I visited Jim Thompson’s House on my first visit to Bangkok in 2002. It was just that, a man’s home set in a tropical garden and, though it’s creator was long gone, his spirit remained, the private retreat of a man steeped in the culture of his adopted country, a place of calm in one of the world’s busiest cities and appreciated by visitors who came from around the world.
Jim Thompson was a son of a prosperous and politically influential Delaware family. Prior to World War II he had a career as an architect, interior designer and landscape architect. He enlisted in the Delaware National Guard after Pearl Harbor but was convinced by a friend to join the Office of Strategic Services, known as the OSS, the United States intelligence agency during the war, precursor to the CIA. At the end of the war he was sent to Bangkok where he became head of station. He returned to the United States in 1946 but, after the failure of his marriage, returned to Bangkok where he lived in the Oriental Hotel in which he was an investor and embarked on a new life.
Misunderstandings among the partners of the Oriental Hotel project caused Thompson to pull out though he continued to live there. Due to his knowledge of the politics of the region he was an unofficial advisor to the US Ambassador but it was not his occupation. While traveling in the country’s northeast region where the dry climate was conducive to growing mulberry trees he became aware of the farmers who had traditionally earned a living producing the raw material of silk but because of changing fashions and fabric production, silk weaving in the region and in Bangkok seemed to be headed for extinction.
Thompson was approaching middle age, didn’t speak Thai, knew nothing about silk weaving or marketing and seemed an unlikely candidate to restore the silk weaving art and industry of Thailand. His interest began with a small collection of silk lengths woven for traditional sarongs he’d found as he went around Bangkok and the countryside. Then, wondering if the silks he’d discovered being woven in a neighborhood of weavers in Bangkok might be commercially viable, he took samples to New York and with connections he had in publishing made it to the office of Vogue editor and fashion arbiter, Edna Woodman Chase, who was enchanted by the fabrics. The idea that would become the Thai Silk Company was born.
By the early ‘50s his business was thriving and Thompson wanted more space than he had at the Oriental Hotel. He rented a house but when it proved to be too small he leased a lot on a klong (canal) nearer his weavers and designed a house for himself based on larger Thai homes where he could entertain and display the Asian art he collected.
Before his 10 year lease was up Thompson bought land on the klong across from his weavers in the village of Bangkrua, by then within the city. He loved the ambiance of the canalside community and the life that played out along the klong. He retained a nostalgia, along with many long-time expats, for Bangkok of the 1940s despite its inconveniences and decided to buy several old structures and assemble them into homes for himself and for his staff. The traditional houses were built in panels that could be assembled and taken down when the residents wanted to move and these beautiful dwellings were going out of fashion after the war. Thompson bought six houses from Bangkrua and outside Bangkok, disassembled them and brought them by barge to the building site by river and klong. Thompson, the architect, then contrived, with the help of traditional carpenters, to adapt them to his own complex design with connected rooms where before they would have been separately arranged around an outdoor space.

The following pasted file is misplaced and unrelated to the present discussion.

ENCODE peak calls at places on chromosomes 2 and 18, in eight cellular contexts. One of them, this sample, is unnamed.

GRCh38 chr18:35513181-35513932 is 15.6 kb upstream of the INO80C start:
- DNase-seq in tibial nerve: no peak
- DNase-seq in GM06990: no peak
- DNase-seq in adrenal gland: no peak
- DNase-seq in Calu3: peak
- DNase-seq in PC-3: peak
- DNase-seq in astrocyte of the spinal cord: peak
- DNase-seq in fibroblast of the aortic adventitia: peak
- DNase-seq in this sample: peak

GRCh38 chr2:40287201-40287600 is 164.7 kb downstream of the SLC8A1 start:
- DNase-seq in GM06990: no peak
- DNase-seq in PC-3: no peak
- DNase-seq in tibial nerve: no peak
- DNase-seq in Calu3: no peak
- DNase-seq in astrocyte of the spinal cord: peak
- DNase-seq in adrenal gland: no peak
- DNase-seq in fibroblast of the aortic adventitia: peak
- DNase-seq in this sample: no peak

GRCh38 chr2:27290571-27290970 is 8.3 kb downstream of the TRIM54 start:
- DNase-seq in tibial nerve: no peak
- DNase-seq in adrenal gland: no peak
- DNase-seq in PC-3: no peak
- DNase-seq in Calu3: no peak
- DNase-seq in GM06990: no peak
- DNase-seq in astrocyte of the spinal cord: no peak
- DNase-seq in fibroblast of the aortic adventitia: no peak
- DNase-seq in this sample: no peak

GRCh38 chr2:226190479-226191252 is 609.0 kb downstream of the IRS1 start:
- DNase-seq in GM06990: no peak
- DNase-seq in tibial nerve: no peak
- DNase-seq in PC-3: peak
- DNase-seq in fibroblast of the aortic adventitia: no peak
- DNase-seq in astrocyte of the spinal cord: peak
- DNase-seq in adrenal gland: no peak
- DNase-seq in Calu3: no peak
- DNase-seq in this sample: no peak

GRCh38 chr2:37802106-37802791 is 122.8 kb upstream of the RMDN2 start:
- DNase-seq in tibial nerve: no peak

The house was completed in 7 months and in April,1959 Thompson moved in with his art and antiques. Nothing quite like it had ever been done before. It became the site of regular dinner parties with entertainment of classical Thai dancing and a traditionally attired orchestra attended by Thompson’s friends, VIPs, visiting celebrities and visitors to the city with letters of introduction, even the dubious ones.
By 1967 Jim Thompson was known as the man who had revived the Thai silk industry and as a knowledgeable collector of Asian art. On Easter Sunday of that year he became famous for quite another thing. While visiting friends for a long weekend in the Cameron Highlands of Malaysia he went for a walk and disappeared. A long and intense search found no trace of him. The mystery which has fascinated a great many for decades is still unsolved.
To my way of thinking, much has been lost since my 2002 visit. While the house remains by the klong, modern buildings have been built - an exhibition building, a large retail shop and restaurant, a snack bar - which crowd the beautiful home and garden on its half acre. Jim Thompson wanted his house to be open to the public and his collection displayed but I cannot imagine that the changes I’ve witnessed are what he had in mind. Still, strolling between the house and the klong with the modern additions out of sight, I remembered the place I saw over 20 years ago and was glad I was there again.
For those interested in reading more about Jim Thompson, his disappearance and mid-20th century Thailand, I recommend William Warren’s book,
Jim Thompson, the Unsolved Mystery, 1998 edition.
The Jim Thompson House Museum
All episodes of PortMoresby's Farewell to Asia Tour can be found here.
Next time, Bangkok's Chinatown.
More of PortMoresby's stories are here.